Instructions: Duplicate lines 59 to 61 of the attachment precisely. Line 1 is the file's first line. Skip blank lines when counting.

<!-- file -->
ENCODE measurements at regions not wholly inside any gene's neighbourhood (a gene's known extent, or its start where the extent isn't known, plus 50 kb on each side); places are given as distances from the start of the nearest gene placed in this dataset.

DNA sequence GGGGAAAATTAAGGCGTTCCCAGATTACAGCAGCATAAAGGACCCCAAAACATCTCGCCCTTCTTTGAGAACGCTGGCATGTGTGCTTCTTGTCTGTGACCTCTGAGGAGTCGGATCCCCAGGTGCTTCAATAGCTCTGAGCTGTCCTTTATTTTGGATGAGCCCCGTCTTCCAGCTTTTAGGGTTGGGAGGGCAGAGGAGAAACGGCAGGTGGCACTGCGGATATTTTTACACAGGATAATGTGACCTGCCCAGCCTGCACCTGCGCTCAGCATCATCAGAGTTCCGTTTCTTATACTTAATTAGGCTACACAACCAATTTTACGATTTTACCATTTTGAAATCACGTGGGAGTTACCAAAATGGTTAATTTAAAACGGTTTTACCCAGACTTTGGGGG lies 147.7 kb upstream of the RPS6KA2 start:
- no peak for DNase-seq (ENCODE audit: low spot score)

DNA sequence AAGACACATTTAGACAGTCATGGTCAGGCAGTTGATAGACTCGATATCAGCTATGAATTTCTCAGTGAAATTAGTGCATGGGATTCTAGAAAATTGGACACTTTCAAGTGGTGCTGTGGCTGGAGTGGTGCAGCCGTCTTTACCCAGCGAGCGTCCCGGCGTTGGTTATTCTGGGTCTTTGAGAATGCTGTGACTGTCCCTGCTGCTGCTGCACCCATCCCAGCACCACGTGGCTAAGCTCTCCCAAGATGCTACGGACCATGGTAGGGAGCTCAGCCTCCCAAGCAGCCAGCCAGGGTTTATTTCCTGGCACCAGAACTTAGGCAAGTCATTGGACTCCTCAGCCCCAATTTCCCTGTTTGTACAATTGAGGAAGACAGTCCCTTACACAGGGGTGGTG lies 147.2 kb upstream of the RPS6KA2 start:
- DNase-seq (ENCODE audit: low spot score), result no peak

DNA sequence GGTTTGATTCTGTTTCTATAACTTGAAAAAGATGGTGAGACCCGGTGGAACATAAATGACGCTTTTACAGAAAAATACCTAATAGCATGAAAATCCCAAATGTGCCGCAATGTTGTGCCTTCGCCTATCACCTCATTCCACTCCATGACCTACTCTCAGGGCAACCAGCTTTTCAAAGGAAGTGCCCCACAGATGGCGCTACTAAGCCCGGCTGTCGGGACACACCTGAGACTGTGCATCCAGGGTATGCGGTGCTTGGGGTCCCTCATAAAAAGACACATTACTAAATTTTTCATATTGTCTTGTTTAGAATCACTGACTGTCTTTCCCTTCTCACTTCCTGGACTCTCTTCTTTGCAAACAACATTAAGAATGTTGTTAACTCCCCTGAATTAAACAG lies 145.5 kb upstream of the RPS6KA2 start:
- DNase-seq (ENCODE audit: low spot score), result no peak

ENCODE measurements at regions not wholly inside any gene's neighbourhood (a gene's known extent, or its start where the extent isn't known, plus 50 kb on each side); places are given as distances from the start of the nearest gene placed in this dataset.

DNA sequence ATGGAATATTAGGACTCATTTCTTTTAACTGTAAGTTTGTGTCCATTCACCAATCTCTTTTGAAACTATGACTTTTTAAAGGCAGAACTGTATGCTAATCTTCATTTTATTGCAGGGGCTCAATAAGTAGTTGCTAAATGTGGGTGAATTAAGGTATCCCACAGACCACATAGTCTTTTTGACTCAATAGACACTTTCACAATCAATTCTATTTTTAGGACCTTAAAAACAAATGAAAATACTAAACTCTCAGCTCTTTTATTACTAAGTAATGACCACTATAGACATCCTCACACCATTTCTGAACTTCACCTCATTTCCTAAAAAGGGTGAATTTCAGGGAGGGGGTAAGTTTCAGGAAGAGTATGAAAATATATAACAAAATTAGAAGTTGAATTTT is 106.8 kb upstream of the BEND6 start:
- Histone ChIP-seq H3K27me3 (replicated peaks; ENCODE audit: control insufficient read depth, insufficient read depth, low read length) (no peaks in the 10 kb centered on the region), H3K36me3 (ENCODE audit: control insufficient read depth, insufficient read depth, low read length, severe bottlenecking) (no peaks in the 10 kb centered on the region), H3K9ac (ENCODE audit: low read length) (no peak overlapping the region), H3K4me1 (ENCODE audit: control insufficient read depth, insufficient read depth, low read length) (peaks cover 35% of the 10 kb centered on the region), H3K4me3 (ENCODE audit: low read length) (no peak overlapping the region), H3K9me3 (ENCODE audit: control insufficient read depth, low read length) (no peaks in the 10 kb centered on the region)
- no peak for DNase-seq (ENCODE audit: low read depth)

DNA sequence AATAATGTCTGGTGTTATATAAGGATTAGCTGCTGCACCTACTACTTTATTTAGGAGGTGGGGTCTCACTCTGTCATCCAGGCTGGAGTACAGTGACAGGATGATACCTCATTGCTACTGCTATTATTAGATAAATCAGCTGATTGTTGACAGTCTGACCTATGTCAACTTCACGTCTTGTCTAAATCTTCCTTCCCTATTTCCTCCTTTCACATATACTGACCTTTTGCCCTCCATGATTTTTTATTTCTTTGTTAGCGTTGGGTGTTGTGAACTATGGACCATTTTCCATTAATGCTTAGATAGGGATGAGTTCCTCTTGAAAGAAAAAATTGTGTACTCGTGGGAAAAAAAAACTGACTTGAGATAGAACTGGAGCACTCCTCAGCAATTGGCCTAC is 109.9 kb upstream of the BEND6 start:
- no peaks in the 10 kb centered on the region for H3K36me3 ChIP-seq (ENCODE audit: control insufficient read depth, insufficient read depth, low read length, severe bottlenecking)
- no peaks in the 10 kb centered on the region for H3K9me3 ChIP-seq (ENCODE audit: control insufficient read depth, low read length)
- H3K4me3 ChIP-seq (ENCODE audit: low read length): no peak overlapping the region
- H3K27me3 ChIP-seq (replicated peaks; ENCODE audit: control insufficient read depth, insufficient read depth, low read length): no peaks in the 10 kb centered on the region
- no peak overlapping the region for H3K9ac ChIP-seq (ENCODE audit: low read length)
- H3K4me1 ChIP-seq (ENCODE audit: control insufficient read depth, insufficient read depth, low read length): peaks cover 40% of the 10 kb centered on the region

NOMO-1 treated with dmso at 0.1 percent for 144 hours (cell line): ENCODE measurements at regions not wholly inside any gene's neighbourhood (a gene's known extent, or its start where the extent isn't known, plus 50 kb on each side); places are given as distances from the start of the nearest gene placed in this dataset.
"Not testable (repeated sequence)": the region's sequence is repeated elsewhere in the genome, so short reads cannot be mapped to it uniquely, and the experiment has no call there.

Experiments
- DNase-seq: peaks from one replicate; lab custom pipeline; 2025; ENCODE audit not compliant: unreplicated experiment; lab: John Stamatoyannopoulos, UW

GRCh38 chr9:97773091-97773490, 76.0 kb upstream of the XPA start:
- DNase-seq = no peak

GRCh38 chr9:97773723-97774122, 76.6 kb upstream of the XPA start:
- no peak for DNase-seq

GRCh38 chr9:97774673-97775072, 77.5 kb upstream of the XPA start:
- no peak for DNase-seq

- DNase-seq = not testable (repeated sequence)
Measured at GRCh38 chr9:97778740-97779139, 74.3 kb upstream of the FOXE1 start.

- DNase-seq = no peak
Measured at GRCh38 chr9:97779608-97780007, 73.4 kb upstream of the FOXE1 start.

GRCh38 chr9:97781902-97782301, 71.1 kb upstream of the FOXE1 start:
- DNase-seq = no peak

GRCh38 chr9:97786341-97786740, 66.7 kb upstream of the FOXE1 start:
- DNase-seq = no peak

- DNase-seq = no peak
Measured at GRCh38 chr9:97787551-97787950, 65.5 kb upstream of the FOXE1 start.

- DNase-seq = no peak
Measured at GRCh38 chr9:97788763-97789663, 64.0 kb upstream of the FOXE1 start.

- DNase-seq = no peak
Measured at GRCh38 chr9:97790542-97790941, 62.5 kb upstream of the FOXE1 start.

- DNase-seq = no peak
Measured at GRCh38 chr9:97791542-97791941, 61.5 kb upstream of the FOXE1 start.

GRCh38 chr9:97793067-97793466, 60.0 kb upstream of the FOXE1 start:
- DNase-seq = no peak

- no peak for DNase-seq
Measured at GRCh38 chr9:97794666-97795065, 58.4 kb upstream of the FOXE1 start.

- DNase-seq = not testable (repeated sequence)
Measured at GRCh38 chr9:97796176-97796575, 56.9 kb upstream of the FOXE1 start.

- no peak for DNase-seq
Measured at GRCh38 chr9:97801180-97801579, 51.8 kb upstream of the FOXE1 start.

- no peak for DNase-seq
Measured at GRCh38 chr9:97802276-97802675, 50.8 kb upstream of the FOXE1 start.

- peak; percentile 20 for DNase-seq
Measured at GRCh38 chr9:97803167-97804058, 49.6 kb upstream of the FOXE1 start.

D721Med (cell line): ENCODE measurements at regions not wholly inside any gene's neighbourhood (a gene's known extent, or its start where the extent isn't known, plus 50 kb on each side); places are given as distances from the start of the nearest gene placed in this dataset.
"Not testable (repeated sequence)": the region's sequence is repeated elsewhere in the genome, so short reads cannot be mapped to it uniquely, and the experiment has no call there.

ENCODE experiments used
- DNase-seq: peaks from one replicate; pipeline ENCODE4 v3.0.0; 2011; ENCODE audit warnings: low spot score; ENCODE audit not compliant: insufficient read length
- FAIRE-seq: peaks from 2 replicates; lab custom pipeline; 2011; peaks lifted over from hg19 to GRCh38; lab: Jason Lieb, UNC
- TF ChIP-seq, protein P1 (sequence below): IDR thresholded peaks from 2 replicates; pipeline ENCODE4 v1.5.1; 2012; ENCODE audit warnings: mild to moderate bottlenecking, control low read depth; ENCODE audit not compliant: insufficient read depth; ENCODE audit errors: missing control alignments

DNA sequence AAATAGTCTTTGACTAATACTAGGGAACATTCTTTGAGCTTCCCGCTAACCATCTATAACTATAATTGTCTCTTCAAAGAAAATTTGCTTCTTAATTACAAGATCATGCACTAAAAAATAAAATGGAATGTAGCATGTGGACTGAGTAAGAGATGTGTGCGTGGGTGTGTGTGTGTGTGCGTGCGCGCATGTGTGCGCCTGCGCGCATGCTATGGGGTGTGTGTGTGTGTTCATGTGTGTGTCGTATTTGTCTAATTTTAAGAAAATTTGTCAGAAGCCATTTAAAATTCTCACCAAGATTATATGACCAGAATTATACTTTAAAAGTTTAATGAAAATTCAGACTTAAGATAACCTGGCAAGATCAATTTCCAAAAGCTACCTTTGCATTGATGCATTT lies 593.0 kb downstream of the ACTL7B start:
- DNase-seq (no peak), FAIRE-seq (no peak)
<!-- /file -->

ENCODE experiments used
- DNase-seq: peaks from one replicate; pipeline ENCODE4 v3.0.0; 2011; ENCODE audit warnings: low spot score; ENCODE audit not compliant: insufficient read length
- FAIRE-seq: peaks from 2 replicates; lab custom pipeline; 2011; peaks lifted over from hg19 to GRCh38; lab: Jason Lieb, UNC